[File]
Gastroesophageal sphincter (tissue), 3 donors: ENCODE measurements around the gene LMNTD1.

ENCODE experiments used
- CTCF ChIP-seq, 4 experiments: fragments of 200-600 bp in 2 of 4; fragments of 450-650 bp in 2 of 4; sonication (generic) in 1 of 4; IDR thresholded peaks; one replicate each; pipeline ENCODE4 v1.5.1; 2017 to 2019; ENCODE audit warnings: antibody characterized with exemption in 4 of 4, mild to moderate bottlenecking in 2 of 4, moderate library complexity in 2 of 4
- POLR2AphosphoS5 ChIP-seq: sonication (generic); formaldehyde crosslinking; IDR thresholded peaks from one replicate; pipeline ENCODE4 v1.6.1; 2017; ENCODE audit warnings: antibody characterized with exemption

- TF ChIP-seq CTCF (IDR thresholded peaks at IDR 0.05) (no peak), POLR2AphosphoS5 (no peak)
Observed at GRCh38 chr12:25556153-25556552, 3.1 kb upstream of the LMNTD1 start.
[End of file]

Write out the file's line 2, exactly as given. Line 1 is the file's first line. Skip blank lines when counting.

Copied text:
ENCODE experiments used